In the 1960s and 1970s, Keynesian planners believed more-or-less constant pump-priming could maintain aggregate demand growth for years, and effectively abolish the business cycle. The stagflation of the 1970s and the rhetorical victory of Milton Friedman’s monetarism eradicated that view. What took its place in the halls of Congress and the boardrooms of the Fed was a persistent fear of inflation and suspicion of wasteful and inefficient government spending. COVID-19 may be ushering in a generational shift in attitudes toward deficits. Deficit hawks seem to be an endangered species on both sides of the aisle. Talk of massive fiscal programs such as Green New Deals or $1 trillion infrastructure plans abounds. Again, expectations matter more than anything else. If the coronavirus relief packages show that a strong fiscal impulse can revive sputtering economies, even at the cost of some inflation, people may come to expect more. The austerity that followed Obama’s 2009 stimulus and was imitated across Europe may not be revisited in 2021.

• Step 5 – Historically low productivity fails to improve and monetary support is not withdrawn.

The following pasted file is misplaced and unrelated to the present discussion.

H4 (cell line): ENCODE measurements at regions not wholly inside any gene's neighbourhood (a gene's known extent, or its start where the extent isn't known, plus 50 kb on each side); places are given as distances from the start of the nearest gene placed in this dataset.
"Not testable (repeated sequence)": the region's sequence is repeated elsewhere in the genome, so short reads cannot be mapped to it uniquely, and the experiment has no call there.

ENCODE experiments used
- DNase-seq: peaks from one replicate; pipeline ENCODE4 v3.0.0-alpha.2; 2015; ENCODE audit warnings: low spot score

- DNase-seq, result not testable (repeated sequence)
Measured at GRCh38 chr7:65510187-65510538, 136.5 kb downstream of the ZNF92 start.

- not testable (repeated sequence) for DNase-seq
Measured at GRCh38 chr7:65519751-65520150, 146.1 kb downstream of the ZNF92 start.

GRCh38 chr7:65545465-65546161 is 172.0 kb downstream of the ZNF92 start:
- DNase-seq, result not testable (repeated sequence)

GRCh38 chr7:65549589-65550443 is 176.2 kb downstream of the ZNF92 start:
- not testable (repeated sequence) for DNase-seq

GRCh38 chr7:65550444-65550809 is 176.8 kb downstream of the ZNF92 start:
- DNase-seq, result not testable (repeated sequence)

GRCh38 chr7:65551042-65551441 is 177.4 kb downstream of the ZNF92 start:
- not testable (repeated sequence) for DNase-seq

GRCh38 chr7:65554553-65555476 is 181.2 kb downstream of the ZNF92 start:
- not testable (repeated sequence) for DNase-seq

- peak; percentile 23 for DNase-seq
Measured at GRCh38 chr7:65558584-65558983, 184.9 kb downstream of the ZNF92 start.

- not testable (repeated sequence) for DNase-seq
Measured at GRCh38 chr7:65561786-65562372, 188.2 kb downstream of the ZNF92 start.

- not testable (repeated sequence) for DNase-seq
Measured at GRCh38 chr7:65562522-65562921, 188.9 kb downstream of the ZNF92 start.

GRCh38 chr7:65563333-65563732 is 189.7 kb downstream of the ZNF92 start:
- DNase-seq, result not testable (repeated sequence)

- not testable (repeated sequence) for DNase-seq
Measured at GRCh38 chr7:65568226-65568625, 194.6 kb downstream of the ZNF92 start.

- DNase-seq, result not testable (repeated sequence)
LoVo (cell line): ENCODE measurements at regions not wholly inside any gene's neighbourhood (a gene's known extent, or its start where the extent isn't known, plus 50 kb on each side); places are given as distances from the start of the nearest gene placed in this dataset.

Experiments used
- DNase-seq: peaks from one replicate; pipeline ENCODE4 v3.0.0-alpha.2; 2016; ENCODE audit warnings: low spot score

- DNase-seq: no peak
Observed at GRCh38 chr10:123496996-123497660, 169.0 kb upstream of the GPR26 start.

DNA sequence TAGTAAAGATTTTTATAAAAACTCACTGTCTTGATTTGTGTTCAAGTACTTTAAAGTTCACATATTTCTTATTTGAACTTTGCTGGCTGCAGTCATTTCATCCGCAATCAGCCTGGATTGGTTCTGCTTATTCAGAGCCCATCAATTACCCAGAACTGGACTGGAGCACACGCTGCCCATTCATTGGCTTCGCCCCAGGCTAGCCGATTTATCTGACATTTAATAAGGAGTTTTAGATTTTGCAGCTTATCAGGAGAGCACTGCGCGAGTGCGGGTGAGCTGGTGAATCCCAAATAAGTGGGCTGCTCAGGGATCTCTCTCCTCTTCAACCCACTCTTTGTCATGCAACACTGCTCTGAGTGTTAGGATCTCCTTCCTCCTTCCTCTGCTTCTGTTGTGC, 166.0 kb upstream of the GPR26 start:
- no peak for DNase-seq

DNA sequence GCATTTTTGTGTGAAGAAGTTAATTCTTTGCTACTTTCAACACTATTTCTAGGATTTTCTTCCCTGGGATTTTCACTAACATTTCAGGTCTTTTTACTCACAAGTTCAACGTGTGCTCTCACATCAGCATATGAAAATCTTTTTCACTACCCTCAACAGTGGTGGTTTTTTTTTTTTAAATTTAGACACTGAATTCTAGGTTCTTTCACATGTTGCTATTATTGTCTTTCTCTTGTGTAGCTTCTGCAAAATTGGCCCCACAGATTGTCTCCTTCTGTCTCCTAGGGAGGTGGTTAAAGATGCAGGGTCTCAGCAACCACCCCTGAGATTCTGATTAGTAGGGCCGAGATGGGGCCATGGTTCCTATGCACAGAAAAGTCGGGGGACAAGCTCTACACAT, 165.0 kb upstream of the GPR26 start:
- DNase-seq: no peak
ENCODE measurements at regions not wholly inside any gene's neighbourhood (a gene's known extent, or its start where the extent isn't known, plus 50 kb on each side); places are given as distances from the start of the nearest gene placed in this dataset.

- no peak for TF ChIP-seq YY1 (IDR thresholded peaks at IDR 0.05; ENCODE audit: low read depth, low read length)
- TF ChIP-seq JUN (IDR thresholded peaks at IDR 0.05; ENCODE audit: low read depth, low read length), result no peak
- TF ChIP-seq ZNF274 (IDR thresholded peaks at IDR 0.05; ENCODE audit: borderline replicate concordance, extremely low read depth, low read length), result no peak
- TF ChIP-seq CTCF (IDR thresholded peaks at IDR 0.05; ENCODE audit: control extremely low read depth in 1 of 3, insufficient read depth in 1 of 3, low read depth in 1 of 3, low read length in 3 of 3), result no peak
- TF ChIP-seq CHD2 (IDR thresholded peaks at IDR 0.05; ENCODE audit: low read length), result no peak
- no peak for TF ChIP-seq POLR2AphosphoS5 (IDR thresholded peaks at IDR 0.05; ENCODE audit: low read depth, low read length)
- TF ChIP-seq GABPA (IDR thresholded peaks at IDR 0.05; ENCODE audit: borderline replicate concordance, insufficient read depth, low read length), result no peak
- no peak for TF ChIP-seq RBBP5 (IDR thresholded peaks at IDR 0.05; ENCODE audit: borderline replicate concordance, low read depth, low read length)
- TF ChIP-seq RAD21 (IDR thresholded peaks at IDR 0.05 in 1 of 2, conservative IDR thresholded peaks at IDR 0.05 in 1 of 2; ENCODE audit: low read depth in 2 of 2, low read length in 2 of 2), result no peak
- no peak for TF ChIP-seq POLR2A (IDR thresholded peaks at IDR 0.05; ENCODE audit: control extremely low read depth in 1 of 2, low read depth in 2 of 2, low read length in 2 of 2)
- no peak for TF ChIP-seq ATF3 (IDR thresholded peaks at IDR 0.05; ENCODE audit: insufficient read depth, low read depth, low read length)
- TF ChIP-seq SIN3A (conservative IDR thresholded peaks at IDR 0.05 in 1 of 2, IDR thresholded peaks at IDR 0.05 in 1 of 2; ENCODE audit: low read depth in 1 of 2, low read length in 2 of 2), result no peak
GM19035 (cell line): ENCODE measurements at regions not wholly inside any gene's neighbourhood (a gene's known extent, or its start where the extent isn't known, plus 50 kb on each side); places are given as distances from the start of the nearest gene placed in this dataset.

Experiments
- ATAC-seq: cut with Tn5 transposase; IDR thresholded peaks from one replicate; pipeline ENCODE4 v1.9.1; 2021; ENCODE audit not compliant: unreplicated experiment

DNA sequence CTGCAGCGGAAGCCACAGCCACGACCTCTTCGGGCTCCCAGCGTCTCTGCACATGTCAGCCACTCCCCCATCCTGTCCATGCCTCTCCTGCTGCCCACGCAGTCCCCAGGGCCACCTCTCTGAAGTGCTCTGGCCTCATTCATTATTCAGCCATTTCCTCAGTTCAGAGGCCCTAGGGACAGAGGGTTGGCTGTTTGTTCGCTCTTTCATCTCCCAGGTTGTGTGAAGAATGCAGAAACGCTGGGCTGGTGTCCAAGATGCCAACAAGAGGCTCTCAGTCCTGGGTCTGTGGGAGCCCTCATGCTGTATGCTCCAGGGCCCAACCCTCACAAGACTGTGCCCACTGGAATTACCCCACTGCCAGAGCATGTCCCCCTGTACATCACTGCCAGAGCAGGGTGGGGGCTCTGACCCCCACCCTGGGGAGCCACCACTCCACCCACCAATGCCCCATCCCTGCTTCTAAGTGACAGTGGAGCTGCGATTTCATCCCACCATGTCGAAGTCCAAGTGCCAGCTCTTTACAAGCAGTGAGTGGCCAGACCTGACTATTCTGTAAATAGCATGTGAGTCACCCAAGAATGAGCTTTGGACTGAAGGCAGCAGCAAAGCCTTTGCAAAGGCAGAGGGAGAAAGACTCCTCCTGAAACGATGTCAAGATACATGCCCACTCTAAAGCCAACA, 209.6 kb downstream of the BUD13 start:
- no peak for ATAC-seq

In recent years, the productivity of the U.S. economy (output per hours worked) has trended lower, well below its 2%+ trend for the most of postwar period. The causes of productivity growth are deeply mysterious, but most agree they have to do with capital spending, improved technology, and better skills in the labor force. When government investment boosts the productive capacity of the economy—for example, in highways, electric grids, or basic research—the supply side of the economy expands and deficits shrink. When fiscal firepower has low or negative returns—for example, during the Vietnam War—debt ratios grow, and inflation is the usual result. It is incumbent upon central bankers in these situations to tap the brakes, even if jobs growth is underwhelming. Increasingly politicized central banks may be reluctant to do so. Few doubt that the unprecedented scale of government relief during the current slump is warranted. But if the taps remain open once the health crisis recedes, will it be productivity or inflation that perks up?

• Step 6 – Secular forces that have weighed on inflation begin to reverse.